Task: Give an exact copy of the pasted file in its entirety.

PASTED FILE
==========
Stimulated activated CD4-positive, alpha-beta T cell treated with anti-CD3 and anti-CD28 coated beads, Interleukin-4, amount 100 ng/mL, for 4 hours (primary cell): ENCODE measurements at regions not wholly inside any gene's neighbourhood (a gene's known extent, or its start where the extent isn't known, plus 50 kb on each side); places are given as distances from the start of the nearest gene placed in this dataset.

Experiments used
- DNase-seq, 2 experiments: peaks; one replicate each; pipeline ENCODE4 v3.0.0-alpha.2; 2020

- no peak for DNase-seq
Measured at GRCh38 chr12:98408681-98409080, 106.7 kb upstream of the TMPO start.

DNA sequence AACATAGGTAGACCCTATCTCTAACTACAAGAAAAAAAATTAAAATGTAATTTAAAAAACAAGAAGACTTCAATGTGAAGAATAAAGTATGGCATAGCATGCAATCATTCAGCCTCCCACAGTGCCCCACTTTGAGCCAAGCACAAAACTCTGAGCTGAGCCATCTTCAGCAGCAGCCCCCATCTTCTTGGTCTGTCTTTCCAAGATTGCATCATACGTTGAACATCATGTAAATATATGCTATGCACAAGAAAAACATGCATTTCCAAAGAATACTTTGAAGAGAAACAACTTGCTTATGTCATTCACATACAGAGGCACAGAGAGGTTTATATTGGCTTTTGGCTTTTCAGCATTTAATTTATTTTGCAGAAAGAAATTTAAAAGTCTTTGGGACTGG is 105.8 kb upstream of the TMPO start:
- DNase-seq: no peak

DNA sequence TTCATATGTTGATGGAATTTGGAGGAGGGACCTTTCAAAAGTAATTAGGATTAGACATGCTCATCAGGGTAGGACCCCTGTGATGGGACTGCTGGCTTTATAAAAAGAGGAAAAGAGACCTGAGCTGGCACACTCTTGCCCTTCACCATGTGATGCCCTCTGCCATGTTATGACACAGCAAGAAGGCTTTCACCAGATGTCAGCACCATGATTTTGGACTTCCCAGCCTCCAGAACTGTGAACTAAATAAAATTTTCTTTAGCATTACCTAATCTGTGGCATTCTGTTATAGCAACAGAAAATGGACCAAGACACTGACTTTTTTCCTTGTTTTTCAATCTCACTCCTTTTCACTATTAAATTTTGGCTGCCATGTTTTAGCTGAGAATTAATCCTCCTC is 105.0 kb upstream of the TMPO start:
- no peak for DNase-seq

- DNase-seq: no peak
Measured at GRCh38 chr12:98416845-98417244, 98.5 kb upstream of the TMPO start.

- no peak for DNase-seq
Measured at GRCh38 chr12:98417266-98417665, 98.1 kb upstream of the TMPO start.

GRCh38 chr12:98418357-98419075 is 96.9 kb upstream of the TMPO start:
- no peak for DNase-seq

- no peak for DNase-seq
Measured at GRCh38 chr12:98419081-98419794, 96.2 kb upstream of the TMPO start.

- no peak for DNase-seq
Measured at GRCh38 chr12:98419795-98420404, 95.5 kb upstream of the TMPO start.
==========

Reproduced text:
Stimulated activated CD4-positive, alpha-beta T cell treated with anti-CD3 and anti-CD28 coated beads, Interleukin-4, amount 100 ng/mL, for 4 hours (primary cell): ENCODE measurements at regions not wholly inside any gene's neighbourhood (a gene's known extent, or its start where the extent isn't known, plus 50 kb on each side); places are given as distances from the start of the nearest gene placed in this dataset.

Experiments used
- DNase-seq, 2 experiments: peaks; one replicate each; pipeline ENCODE4 v3.0.0-alpha.2; 2020

- no peak for DNase-seq
Measured at GRCh38 chr12:98408681-98409080, 106.7 kb upstream of the TMPO start.

DNA sequence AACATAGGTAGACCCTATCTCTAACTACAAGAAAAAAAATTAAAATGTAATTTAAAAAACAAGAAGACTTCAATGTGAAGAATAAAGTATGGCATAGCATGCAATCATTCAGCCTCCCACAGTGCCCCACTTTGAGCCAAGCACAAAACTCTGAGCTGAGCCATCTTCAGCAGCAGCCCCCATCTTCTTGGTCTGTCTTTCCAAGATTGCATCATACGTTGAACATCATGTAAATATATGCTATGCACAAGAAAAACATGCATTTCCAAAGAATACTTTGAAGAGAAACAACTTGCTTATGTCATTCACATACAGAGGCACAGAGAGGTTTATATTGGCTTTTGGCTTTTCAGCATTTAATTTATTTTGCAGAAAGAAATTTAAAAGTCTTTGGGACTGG is 105.8 kb upstream of the TMPO start:
- DNase-seq: no peak

DNA sequence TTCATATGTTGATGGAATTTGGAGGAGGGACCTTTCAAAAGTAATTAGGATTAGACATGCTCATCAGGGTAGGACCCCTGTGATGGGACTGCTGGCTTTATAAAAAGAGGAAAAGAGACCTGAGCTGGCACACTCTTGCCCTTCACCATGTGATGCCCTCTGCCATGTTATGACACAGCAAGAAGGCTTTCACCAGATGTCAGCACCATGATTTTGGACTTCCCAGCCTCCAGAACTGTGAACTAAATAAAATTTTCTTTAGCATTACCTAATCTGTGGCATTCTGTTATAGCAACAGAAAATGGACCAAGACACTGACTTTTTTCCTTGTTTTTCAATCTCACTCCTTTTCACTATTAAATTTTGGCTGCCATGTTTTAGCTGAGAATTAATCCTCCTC is 105.0 kb upstream of the TMPO start:
- no peak for DNase-seq

- DNase-seq: no peak
Measured at GRCh38 chr12:98416845-98417244, 98.5 kb upstream of the TMPO start.

- no peak for DNase-seq
Measured at GRCh38 chr12:98417266-98417665, 98.1 kb upstream of the TMPO start.

GRCh38 chr12:98418357-98419075 is 96.9 kb upstream of the TMPO start:
- no peak for DNase-seq

- no peak for DNase-seq
Measured at GRCh38 chr12:98419081-98419794, 96.2 kb upstream of the TMPO start.

- no peak for DNase-seq
Measured at GRCh38 chr12:98419795-98420404, 95.5 kb upstream of the TMPO start.